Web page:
in terms of their long season. There's not too many breaks. You always enjoy the breaks. Cricket Australia was quick to point out no directive to play was issued, however, after some indecision and confusion, Glenn McGrath and Brett Lee will pad up for NSW for a one-day and a four-day match over the next week. We were under the impression it was up to the players, but all the selectors are keen for us to play in this match

so that's the way it is. She's on target for another slice of immortality. Dual Melbourne Cup winner Makybe Diva

couldn't be in better shape to add the prestigious Cox Plate to her CV. Regular jockey Glenn Boss says a win in the Cox Plate for the firming favourite would confirm the 7-year-old mare as a true weight-for-age champion, not just a champion handicapper. Talked to the vet - said she'd never been better. Talked to the track work rider - said she's never been better. I feel like physically and mentally that she's right in the right spot at the moment and Lee is a bit like me - can't wait for the day. There's doubt over Xcellent's chances of challenging Makybe Diva with rain falling in Melbourne and the track expected to deteriorate. And Frenchman Sebastien Bourdais has moved within one point of clinching the champ car world title at Gold Coast Indy. Bourdais has provisional pole

and earned a championship point from the opening qualifying session. If he repeats his effort in tomorrow's second session, he'll secure the crown. The big race is on Sunday. This year's AFI awards will be the most closely contested battle for more than a decade, with four films vying for the top gong. Hundreds of representatives of Australia's film

and television industry gathered to hear today's nominations. 'Little Fish' is leading the feature film category with 13 chances. It's narrowly ahead of 'The Proposition', 'Look Both Ways' and 'Wolf Creek'. After a long period of poor box office returns and bad reviews Australian film-makers are feeling much more optimistic. On top of the world! And there is a groundswell of talent and there is a wind of change a coming. I think it's enormous morale booster.

As Australians, as human beings who want to tell their stories we as film-makers want to be appreciated, we want to feel we have the right to tell our own stories. The awards will be presented in Melbourne in late November. Time to check the weekend weather now, and I don't think we'd say no to a little bit of sunshine, Mike? There'll be some of that, Juanita. Good evening - still some isolated storms about tonight with a severe thunderstorm warning for Sydney, the Hunter, CT, parts of the CWS, Illawarra, NT and the MNC. More are possible tomorrow, with isolated showers for Sydney after a mostly sunny morning. Some sun today, as well, but temperatures peaking around average with the coastal range of 17-22 degrees. Sydney 8mm rain overnight. Cloud around the states. Rain - scatttered thunderstorms inland NSW. Around the nation - few centres getting a little rain. Slow moving trough across NSW. Still rain about the east.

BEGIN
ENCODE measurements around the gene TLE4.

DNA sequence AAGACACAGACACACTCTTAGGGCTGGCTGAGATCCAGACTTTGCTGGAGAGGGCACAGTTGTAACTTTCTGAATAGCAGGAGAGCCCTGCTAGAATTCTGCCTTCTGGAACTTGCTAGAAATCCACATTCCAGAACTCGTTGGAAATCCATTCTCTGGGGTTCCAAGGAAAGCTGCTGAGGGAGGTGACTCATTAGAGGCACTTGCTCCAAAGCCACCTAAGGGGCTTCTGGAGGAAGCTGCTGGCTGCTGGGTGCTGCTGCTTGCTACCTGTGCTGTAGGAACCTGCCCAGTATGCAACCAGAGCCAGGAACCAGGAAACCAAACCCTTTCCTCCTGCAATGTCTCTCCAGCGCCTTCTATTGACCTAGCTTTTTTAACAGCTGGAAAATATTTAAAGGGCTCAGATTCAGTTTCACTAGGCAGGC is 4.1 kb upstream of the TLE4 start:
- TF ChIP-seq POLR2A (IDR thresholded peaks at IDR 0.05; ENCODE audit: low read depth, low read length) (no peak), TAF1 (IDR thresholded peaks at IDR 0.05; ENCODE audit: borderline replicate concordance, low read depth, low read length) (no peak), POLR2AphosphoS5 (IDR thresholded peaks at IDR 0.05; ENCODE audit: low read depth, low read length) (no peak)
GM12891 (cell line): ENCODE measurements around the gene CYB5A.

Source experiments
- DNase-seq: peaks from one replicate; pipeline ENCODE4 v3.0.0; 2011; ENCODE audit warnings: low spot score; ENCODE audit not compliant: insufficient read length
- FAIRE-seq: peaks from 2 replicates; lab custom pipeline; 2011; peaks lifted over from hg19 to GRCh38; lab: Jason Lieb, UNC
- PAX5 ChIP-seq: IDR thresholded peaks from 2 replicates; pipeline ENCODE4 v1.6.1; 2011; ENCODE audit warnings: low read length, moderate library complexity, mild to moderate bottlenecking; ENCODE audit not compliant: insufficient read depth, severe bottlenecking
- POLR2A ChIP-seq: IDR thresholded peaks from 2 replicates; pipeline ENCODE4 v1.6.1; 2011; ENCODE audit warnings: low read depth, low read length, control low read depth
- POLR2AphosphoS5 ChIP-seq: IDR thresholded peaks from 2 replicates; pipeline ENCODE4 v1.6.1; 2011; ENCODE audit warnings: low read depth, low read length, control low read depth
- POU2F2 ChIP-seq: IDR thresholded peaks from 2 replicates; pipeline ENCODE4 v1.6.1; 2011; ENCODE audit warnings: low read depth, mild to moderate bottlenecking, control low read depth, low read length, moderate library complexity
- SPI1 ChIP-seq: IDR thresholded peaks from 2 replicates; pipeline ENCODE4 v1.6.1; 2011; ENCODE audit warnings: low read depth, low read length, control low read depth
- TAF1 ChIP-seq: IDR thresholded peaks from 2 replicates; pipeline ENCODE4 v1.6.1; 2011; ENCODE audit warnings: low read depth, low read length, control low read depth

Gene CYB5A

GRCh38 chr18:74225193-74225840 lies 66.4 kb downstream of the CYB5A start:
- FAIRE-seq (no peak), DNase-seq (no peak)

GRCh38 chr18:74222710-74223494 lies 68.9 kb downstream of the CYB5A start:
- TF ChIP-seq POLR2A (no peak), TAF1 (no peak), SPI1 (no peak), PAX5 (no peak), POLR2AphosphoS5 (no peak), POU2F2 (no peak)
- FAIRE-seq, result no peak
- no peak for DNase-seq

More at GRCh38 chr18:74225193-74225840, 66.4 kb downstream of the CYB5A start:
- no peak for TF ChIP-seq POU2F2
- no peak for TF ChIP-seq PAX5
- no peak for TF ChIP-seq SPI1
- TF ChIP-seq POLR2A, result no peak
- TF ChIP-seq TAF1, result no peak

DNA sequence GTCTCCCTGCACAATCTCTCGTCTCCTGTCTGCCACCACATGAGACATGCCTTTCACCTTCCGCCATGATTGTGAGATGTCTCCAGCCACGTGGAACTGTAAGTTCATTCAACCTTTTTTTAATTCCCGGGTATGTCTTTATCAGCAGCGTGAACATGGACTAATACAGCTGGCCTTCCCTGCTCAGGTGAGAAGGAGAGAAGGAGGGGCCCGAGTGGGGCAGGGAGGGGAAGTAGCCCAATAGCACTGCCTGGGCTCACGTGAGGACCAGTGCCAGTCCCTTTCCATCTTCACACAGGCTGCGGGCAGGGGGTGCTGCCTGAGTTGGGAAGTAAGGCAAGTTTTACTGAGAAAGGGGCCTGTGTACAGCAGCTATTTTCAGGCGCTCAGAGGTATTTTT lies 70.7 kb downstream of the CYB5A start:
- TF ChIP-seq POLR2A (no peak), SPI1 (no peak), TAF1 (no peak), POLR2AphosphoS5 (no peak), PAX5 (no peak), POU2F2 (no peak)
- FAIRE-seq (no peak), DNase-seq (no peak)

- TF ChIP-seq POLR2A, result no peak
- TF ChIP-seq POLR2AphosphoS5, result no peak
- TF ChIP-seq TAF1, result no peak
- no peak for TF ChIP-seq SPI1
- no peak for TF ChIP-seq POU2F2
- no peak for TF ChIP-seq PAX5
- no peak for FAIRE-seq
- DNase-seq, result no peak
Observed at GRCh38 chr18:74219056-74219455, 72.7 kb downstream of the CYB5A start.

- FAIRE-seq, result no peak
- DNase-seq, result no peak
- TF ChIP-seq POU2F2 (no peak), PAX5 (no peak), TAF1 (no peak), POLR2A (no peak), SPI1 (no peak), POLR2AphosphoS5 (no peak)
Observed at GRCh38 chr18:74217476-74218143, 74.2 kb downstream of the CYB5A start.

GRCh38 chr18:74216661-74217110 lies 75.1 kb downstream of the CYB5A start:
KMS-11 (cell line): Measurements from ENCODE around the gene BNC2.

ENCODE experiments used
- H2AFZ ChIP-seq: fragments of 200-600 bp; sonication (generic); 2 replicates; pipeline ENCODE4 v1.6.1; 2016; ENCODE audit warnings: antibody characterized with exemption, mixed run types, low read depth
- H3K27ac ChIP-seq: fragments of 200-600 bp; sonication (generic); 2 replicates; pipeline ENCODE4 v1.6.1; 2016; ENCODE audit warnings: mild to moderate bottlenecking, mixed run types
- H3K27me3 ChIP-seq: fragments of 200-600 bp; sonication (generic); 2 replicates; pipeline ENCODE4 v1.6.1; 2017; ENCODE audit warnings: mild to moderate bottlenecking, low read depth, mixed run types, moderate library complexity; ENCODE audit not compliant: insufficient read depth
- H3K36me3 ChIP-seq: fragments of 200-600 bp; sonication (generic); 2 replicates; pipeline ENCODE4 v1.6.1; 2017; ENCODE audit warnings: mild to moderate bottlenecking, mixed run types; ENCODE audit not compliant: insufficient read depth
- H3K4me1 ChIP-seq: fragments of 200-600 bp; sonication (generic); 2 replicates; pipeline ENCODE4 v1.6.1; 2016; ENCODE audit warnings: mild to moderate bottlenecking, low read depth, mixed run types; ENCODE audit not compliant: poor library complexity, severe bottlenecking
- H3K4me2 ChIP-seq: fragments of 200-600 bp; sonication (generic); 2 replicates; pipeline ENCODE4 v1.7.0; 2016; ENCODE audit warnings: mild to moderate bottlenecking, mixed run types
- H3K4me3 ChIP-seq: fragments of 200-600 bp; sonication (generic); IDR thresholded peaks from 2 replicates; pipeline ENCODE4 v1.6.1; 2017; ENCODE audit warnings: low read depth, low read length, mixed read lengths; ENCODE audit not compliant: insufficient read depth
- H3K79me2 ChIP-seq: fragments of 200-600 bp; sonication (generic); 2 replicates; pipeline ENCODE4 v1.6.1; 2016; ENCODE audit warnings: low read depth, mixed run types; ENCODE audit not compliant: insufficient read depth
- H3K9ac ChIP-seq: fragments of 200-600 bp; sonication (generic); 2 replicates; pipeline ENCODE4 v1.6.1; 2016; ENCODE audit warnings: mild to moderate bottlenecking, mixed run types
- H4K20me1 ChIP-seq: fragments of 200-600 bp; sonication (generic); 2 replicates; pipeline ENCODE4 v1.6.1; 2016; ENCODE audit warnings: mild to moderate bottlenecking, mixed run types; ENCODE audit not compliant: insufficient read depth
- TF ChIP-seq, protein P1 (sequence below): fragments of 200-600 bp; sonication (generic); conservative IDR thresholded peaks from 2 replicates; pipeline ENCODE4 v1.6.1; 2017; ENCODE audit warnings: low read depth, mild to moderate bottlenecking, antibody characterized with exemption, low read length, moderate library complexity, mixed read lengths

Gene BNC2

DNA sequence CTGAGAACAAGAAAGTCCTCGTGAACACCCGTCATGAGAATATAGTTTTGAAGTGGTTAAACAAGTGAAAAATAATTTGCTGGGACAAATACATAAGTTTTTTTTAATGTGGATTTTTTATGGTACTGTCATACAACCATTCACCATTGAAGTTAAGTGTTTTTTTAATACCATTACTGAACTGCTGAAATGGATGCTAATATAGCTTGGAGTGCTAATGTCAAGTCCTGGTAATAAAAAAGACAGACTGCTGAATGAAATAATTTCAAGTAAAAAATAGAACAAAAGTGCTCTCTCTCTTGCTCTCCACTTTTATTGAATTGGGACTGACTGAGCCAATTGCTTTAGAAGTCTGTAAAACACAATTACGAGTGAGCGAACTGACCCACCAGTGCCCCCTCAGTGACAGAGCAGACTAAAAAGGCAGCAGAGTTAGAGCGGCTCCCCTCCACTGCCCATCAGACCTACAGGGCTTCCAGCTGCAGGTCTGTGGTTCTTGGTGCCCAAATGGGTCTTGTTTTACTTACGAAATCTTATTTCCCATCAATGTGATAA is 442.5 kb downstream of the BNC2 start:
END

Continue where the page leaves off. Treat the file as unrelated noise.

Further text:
NSW - strong wind warning for areas south of Ulladulla. Sydney - sunny morning chance of showers later. Thanks, Mike. Now recapping tonight's top stories. Bird flu antibodies have been discovered in a consignment of racing pigeons from Canada.

The Federal Government is now considering banning

all live bird imports. The State Government has ruled out renegotiating Sydney's Cross City Tunnel contract, saying it would expose taxpayers to a huge compensation bill. And there's opposition to a plan by Qantas to move some maintenance jobs overseas. And that's ABC News for this Friday. I'm Juanita Phillips. Stay with us now for 'Stateline' with Quentin Dempster. 'Lateline' is along at 11:00pm. Enjoy the rest of your evening and have a great weekend. Captions by Captioning and Subtitling International.